Get into Macro Mode
If you’re rocking a point and shoot you may have noticed the small flower icon on your camera’s dial, on a button on the camera body, or as an option in your menus. This icon is used to activate your camera’s macro mode. Typically your camera will have a minimum focusing distance of anywhere from twelve inches to a few feet – that means anything closer will give the camera’s auto-focus a hard time. Macro Mode adjusts those settings, letting the camera focus on objects that are a lot closer.Add light
If you can shoot during a time of day when your subject is in natural sunlight, you’ll get some great results, but sometimes you’re going to need to add light anyway. The simplest way to do this is to turn on your camera’s flash. If you’re finding that your camera’s flash is washing your image out, you can diffuse it by blocking some of the light, or passing it through a thin piece of paper, like tissue or onion paper.Get Stable
Having a stable starting point is key to any successful photography, and it’s even more important when you’re trying to get up-close and personal for macro photography. If you’ve got the space for a tripod, go for it - you can find them in big and small sizes. Personally, I carry a monopod with me, as I find it’s a much more flexible option. It pops onto my point and shoot camera’s body in a matter of seconds, and comes off just as quick, offering me plenty of additional stability when I need it.Countdown to better pictures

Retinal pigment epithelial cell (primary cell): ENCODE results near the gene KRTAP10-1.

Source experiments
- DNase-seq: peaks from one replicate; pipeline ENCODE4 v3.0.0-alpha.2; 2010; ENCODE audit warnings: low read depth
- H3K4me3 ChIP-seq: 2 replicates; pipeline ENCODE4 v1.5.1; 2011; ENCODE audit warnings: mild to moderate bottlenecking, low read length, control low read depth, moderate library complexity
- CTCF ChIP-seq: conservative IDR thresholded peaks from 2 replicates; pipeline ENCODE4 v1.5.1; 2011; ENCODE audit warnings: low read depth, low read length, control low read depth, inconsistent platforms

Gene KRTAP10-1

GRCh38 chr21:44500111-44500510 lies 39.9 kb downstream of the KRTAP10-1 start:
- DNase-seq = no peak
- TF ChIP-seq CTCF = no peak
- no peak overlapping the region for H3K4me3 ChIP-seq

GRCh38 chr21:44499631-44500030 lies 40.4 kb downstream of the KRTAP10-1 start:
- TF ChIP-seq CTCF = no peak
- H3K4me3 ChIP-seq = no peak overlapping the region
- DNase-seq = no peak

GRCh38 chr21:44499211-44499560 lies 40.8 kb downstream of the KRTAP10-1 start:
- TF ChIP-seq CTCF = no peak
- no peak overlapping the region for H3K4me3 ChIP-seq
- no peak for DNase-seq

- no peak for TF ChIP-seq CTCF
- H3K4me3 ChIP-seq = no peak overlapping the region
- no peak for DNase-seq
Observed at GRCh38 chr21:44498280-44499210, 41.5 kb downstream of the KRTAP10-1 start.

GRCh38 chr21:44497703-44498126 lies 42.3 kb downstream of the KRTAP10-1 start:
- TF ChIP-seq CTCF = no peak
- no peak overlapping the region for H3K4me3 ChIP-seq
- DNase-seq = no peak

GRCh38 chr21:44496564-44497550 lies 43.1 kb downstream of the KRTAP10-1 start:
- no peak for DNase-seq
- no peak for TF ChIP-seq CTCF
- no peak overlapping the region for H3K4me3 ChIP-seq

You’ll find I throw this tip out a lot: USE YOUR CAMERA’S TIMER! You’ll generally find you have TWO timer settings on your camera, 2 seconds and 10 seconds. While 10 seconds is usually handy for the “dump the camera on a ledge and run to be with your family in the group photo” shot, what on EARTH could you possibly use the 2 second countdown for?
As you’ve probably guessed (and that’s why I like you, you’re one of the smart ones) you can use it for Macro shots. You see, when you press your camera’s shutter button, even when it’s on a tripod, you’re introducing some vibration into the shot… the camera is firing as your finger is leaving the button, and there’s motion associated with that.
By using the 2 second countdown and a tripod/monopod, you can get your hands clear of the camera body and focus on NOT TOUCHING ANYTHING for a few seconds. Beep Beep Click… instant better photo!
So that’s a quick and dirty guide to getting up-close and personal with some photo subjects this spring. If you’re rocking a DSLR or a mirrorless system camera, you’re in an entirely different space. While you may have a macro mode on your camera, you’re going to want to look into using a Macro-capable lens… or flipping your lens around to make it Macro! Both of those topics are a little advanced for this feature however, so you’re going to need to check out the Future Shop tech blog for more information!
Good luck and good shooting!